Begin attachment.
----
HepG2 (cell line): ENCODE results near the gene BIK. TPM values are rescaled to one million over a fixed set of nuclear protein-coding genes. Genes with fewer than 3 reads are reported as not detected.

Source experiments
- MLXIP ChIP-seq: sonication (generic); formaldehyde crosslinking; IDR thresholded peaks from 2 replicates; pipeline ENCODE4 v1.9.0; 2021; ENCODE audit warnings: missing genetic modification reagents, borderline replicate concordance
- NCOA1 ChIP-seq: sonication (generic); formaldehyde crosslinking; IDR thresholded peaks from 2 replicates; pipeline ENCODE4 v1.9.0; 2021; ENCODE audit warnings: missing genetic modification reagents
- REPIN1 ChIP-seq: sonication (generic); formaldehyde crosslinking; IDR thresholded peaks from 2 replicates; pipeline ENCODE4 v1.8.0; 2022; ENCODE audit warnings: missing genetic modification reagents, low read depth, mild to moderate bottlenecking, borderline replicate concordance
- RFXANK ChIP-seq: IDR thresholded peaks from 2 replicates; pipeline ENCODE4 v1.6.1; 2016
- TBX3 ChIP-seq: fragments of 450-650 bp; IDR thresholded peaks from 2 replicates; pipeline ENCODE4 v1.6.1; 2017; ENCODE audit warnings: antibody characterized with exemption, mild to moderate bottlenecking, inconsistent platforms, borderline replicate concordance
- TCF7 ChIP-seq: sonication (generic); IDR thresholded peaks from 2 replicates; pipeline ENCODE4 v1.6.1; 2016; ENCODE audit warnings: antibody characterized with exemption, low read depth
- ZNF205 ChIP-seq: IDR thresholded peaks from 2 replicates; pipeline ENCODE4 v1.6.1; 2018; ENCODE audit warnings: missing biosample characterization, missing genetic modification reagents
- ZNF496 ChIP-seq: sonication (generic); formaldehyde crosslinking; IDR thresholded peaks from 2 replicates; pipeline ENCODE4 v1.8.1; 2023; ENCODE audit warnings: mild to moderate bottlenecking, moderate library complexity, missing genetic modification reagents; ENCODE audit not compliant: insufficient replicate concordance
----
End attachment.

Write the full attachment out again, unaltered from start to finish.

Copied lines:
HepG2 (cell line): ENCODE results near the gene BIK. TPM values are rescaled to one million over a fixed set of nuclear protein-coding genes. Genes with fewer than 3 reads are reported as not detected.

Source experiments
- MLXIP ChIP-seq: sonication (generic); formaldehyde crosslinking; IDR thresholded peaks from 2 replicates; pipeline ENCODE4 v1.9.0; 2021; ENCODE audit warnings: missing genetic modification reagents, borderline replicate concordance
- NCOA1 ChIP-seq: sonication (generic); formaldehyde crosslinking; IDR thresholded peaks from 2 replicates; pipeline ENCODE4 v1.9.0; 2021; ENCODE audit warnings: missing genetic modification reagents
- REPIN1 ChIP-seq: sonication (generic); formaldehyde crosslinking; IDR thresholded peaks from 2 replicates; pipeline ENCODE4 v1.8.0; 2022; ENCODE audit warnings: missing genetic modification reagents, low read depth, mild to moderate bottlenecking, borderline replicate concordance
- RFXANK ChIP-seq: IDR thresholded peaks from 2 replicates; pipeline ENCODE4 v1.6.1; 2016
- TBX3 ChIP-seq: fragments of 450-650 bp; IDR thresholded peaks from 2 replicates; pipeline ENCODE4 v1.6.1; 2017; ENCODE audit warnings: antibody characterized with exemption, mild to moderate bottlenecking, inconsistent platforms, borderline replicate concordance
- TCF7 ChIP-seq: sonication (generic); IDR thresholded peaks from 2 replicates; pipeline ENCODE4 v1.6.1; 2016; ENCODE audit warnings: antibody characterized with exemption, low read depth
- ZNF205 ChIP-seq: IDR thresholded peaks from 2 replicates; pipeline ENCODE4 v1.6.1; 2018; ENCODE audit warnings: missing biosample characterization, missing genetic modification reagents
- ZNF496 ChIP-seq: sonication (generic); formaldehyde crosslinking; IDR thresholded peaks from 2 replicates; pipeline ENCODE4 v1.8.1; 2023; ENCODE audit warnings: mild to moderate bottlenecking, moderate library complexity, missing genetic modification reagents; ENCODE audit not compliant: insufficient replicate concordance